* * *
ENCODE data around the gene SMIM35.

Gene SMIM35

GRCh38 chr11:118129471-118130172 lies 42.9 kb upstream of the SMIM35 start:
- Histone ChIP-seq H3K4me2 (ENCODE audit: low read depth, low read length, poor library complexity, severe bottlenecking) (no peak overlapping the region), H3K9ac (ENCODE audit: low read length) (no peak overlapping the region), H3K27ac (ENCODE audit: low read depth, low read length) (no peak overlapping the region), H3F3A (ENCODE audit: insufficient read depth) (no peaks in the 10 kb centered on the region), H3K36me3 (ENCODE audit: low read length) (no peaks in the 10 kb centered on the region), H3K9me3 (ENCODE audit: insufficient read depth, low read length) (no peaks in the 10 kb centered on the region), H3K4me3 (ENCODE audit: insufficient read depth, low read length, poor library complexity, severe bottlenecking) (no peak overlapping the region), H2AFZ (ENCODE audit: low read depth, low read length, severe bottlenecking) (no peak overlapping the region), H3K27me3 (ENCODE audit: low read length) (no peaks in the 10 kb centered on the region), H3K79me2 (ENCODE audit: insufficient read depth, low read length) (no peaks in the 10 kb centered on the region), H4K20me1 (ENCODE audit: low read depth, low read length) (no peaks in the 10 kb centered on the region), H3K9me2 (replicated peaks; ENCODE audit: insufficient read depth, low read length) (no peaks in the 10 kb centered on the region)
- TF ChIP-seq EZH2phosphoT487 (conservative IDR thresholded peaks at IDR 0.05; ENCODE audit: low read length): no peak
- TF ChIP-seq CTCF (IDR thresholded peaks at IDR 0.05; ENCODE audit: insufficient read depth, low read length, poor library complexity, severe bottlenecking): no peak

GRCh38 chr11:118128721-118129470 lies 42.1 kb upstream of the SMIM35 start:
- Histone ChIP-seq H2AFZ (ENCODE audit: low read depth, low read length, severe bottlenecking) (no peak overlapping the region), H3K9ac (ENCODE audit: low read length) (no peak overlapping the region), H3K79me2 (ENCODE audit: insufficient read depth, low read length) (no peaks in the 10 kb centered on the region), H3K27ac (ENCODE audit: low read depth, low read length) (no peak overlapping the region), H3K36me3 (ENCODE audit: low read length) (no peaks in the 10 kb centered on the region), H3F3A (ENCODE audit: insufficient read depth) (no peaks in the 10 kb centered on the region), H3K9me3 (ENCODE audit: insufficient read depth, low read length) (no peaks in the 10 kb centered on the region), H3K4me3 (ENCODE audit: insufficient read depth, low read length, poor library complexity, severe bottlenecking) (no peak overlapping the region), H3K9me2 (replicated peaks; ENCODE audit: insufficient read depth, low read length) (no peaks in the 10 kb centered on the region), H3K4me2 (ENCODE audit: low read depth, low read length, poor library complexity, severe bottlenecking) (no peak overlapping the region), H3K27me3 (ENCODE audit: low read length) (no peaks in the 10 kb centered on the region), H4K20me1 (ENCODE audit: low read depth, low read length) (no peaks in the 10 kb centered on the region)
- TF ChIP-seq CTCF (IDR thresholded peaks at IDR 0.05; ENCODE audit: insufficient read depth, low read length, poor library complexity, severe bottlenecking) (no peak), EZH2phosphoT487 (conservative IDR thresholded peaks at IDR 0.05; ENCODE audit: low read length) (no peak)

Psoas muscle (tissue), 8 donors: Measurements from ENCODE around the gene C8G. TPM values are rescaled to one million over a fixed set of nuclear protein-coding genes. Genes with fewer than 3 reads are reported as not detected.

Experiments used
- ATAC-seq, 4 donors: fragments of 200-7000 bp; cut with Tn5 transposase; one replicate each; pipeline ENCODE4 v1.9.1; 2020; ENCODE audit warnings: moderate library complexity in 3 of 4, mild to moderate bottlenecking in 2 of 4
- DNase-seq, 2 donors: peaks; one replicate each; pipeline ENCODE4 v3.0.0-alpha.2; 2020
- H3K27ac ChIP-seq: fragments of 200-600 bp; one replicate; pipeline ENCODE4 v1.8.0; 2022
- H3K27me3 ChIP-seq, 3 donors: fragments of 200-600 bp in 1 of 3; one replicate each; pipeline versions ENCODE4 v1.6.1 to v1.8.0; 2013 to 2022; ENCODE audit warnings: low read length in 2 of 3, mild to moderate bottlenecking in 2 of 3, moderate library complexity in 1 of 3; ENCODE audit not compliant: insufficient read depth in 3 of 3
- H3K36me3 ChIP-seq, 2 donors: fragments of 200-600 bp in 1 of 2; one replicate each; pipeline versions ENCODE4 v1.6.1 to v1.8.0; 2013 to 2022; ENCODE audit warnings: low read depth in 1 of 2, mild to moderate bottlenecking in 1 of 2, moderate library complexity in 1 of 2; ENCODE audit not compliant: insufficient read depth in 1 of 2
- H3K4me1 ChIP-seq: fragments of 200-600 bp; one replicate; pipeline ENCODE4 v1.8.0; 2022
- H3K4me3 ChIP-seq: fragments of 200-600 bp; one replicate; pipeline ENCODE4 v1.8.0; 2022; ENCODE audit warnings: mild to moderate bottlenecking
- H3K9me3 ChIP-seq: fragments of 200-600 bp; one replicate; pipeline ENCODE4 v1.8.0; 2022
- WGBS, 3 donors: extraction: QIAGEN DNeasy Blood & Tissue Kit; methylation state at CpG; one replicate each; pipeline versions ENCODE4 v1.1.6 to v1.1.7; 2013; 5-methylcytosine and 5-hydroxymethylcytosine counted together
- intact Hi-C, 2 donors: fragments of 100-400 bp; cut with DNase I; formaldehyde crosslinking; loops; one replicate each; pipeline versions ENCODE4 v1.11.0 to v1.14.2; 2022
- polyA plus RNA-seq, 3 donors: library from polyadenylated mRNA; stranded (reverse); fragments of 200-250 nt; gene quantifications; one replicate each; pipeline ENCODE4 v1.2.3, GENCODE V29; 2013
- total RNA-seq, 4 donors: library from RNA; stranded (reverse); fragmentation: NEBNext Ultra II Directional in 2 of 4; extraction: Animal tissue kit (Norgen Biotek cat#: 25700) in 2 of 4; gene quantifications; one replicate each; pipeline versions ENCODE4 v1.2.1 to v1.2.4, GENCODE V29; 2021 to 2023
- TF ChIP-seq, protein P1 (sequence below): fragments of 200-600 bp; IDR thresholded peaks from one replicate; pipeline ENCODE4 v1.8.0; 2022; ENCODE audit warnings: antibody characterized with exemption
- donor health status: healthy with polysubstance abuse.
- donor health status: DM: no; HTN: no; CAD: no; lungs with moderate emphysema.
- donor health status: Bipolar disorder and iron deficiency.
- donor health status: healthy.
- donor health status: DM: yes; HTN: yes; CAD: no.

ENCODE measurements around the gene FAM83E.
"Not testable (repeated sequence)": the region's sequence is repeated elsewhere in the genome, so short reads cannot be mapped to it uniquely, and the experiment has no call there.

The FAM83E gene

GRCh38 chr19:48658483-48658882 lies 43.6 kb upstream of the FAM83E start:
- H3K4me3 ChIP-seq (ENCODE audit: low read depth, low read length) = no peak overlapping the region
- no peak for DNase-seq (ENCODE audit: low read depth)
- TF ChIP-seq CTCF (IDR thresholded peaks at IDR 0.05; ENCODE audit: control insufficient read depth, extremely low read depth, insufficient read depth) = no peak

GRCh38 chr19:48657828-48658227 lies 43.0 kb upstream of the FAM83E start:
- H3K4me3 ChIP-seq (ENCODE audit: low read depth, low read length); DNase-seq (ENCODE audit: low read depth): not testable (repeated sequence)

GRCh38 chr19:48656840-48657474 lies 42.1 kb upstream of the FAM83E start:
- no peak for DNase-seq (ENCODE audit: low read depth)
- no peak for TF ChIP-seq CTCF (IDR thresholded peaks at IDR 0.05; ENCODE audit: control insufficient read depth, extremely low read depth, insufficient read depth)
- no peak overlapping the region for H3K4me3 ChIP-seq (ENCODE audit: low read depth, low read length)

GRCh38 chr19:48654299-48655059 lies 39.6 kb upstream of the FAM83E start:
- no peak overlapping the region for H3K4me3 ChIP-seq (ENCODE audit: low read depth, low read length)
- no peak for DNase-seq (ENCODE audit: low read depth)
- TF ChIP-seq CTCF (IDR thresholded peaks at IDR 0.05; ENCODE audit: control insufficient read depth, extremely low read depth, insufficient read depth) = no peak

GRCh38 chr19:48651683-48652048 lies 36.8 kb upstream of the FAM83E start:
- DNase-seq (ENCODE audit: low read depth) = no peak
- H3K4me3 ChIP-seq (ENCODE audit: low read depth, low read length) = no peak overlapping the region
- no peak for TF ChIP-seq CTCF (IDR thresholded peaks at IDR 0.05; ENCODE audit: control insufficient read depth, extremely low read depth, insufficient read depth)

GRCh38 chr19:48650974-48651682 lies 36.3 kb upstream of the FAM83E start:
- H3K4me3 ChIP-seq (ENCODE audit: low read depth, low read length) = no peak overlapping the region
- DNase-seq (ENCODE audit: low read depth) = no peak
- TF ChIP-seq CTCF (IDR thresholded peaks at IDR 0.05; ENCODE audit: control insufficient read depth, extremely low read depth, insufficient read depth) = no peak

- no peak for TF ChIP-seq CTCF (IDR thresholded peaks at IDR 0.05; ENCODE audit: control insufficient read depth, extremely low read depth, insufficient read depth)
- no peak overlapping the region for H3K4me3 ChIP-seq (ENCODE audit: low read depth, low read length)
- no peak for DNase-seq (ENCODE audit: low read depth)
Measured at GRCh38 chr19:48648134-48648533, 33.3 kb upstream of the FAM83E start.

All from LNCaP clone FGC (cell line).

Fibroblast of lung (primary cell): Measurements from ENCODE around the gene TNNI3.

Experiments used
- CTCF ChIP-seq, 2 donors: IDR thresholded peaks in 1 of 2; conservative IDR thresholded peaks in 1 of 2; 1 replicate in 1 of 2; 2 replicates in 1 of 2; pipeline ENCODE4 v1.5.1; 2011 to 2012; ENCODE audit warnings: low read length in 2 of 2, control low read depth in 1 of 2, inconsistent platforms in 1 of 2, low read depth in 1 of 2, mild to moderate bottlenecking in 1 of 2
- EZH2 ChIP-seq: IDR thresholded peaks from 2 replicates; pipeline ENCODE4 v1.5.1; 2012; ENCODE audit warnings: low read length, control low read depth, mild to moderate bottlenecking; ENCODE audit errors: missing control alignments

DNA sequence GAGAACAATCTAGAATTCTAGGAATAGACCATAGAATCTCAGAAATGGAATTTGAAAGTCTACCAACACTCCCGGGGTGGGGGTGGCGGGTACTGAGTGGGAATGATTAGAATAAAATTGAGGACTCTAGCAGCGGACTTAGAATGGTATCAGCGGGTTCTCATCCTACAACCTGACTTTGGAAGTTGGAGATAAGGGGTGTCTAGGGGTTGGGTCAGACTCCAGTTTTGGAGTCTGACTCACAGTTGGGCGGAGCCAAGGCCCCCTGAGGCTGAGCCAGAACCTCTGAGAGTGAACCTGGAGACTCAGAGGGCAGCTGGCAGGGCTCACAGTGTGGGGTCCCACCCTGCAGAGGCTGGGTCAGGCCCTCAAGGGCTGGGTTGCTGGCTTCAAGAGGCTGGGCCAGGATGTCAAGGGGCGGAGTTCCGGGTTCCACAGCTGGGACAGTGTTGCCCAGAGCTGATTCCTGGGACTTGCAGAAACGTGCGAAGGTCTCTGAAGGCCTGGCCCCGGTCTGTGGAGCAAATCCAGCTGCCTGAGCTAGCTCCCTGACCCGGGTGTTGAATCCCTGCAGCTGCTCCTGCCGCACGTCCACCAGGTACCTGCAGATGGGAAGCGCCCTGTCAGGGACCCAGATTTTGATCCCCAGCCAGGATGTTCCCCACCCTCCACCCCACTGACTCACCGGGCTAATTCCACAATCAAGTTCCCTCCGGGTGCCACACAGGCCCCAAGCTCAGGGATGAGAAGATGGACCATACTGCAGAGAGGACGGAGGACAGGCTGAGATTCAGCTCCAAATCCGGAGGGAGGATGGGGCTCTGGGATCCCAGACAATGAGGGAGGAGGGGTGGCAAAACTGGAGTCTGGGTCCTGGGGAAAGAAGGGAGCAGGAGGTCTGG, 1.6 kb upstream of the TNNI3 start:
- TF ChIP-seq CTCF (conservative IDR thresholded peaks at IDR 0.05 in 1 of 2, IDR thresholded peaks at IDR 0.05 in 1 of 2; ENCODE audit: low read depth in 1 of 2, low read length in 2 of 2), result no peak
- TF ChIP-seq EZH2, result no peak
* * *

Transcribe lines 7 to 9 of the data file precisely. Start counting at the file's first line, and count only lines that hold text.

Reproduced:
GRCh38 chr11:118128721-118129470 lies 42.1 kb upstream of the SMIM35 start:
- Histone ChIP-seq H2AFZ (ENCODE audit: low read depth, low read length, severe bottlenecking) (no peak overlapping the region), H3K9ac (ENCODE audit: low read length) (no peak overlapping the region), H3K79me2 (ENCODE audit: insufficient read depth, low read length) (no peaks in the 10 kb centered on the region), H3K27ac (ENCODE audit: low read depth, low read length) (no peak overlapping the region), H3K36me3 (ENCODE audit: low read length) (no peaks in the 10 kb centered on the region), H3F3A (ENCODE audit: insufficient read depth) (no peaks in the 10 kb centered on the region), H3K9me3 (ENCODE audit: insufficient read depth, low read length) (no peaks in the 10 kb centered on the region), H3K4me3 (ENCODE audit: insufficient read depth, low read length, poor library complexity, severe bottlenecking) (no peak overlapping the region), H3K9me2 (replicated peaks; ENCODE audit: insufficient read depth, low read length) (no peaks in the 10 kb centered on the region), H3K4me2 (ENCODE audit: low read depth, low read length, poor library complexity, severe bottlenecking) (no peak overlapping the region), H3K27me3 (ENCODE audit: low read length) (no peaks in the 10 kb centered on the region), H4K20me1 (ENCODE audit: low read depth, low read length) (no peaks in the 10 kb centered on the region)
- TF ChIP-seq CTCF (IDR thresholded peaks at IDR 0.05; ENCODE audit: insufficient read depth, low read length, poor library complexity, severe bottlenecking) (no peak), EZH2phosphoT487 (conservative IDR thresholded peaks at IDR 0.05; ENCODE audit: low read length) (no peak)